- The Washington Times - Sunday, December 24, 2006

The Democratic presidential primary season that traditionally comes roaring out of the Iowa corn fields into snowy New Hampshire will take a midcourse detour through Nevada to give the West an early role in picking their 2008 nominee.

But political tradition dies hard, and most of the attention so far has been on Iowa (Jan. 14) and New Hampshire (Jan. 22), though Nevada Democratic leaders say they are working to promote their Jan. 19 caucuses to the press and presidential hopefuls, some of whom have campaigned in the state in the hope of throwing a monkey wrench into the plans of front-runners.

Nevada Democratic Chairman Tom Collins says his state’s caucuses have two big things going for it: “a diverse electorate that contains a large Latino minority population and an opportunity for the candidates to pitch their message in the neighboring Western states like Arizona, New Mexico, Utah, Wyoming and Montana.”

Nevada, one of the fastest growing states in the country, has another thing going for it, a strong labor union membership that is one of his Democrats’ major constituencies, Mr. Collins said.

“We’re a progressive state, but we’re also a moderate state,” he said, underscoring the state’s deep political divisions, noting that “Bill Clinton won Nevada” in 1992 and 1996. President Bush carried the state in 2000 and 2004.

Notably, New York Sen. Hillary Rodham Clinton, the party’s front-runner, has not been out to Nevada yet, nor has Illinois Sen. Barack Obama, said Kirsten Searer, a spokesman for the Nevada Democratic Party.

But she noted that Iowa Gov. Tom Vilsack came to the state when he announced his candidacy as has Sen. John Kerry.

Two other presidential hopefuls have made several trips out there this year. New Mexico Gov. Bill Richardson, whose Hispanic heritage would help with the state’s more than 20 percent Hispanic population, and former North Carolina Sen. John Edwards, the party’s 2004 vice presidential nominee, who has been courting labor unions drawn to his message of economic populism.

In a show of strength for Mr. Richardson, 70 prominent Nevada Democrats, mostly Hispanics, on Thursday called on the former U.N. ambassador and energy secretary to formally announce his candidacy.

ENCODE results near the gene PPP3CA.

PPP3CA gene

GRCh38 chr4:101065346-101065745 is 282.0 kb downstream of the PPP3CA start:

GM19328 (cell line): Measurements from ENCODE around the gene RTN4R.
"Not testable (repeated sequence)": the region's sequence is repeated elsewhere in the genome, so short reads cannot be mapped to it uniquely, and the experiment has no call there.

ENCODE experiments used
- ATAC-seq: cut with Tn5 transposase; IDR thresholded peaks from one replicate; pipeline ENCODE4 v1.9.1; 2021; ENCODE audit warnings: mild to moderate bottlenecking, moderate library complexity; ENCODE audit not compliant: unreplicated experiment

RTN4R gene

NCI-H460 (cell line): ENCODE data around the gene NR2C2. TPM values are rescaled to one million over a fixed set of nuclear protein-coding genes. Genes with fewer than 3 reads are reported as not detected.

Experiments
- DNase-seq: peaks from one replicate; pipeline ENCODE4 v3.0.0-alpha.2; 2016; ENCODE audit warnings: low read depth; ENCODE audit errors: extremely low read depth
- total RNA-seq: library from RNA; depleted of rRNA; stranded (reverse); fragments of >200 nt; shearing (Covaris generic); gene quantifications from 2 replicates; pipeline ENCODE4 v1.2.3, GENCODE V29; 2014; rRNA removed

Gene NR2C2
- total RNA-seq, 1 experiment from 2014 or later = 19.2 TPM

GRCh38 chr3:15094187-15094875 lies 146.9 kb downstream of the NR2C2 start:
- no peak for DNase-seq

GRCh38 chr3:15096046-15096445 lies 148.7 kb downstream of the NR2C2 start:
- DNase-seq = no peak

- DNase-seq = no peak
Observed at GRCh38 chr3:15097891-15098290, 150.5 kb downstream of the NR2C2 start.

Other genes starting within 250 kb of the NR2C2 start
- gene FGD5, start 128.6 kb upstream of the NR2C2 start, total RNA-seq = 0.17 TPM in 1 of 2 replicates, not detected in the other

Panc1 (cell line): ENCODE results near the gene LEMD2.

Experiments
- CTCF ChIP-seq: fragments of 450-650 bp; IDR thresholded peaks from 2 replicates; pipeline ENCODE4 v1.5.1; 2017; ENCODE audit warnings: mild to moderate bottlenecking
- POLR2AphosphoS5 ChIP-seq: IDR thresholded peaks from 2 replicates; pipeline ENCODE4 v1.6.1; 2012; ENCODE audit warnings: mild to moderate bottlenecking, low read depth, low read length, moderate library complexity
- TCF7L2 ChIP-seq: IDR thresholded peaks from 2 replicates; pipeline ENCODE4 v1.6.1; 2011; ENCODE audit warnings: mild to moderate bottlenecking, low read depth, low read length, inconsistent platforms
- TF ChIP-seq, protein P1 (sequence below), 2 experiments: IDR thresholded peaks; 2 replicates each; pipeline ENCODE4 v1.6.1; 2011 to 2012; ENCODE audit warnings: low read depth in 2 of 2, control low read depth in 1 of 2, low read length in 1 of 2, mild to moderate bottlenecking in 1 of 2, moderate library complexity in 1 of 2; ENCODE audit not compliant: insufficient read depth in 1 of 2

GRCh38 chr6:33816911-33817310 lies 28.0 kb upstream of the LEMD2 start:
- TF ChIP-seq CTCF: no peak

“Nevada will be the linchpin in the Democratic presidential nomination process in 2008 and many Nevadans believe Bill Richardson is the best choice to lead our party,” said Reynaldo Martinez, chairman of the Draft Bill Richardson Committee.

Strategists for Mr. Edwards, who has built a strong ground campaign in Iowa since his second-place showing there in the 2004 presidential caucuses, say that a win there followed by a victory in Nevada would send him into New Hampshire three days later with considerable momentum.

The traditional Iowa-New Hampshire kickoff was broken up by the Democratic National Committee earlier this year in an attempt to open up the early delegate-selection process to other constituencies of the country, particularly the West, a region that Republicans have largely dominated in past presidential elections.

Although Nevada has only five electoral votes and one of the smaller nominating delegations, it now looms as the second presidential contest in a faster, front-loaded presidential selection process that will likely wrap up the nomination by the end of February or early March.

“It isn’t well-known now, but by 2008 [Nevada] could be one of the pivotal events in the Democratic presidential nominating campaign,” a Democratic official said.

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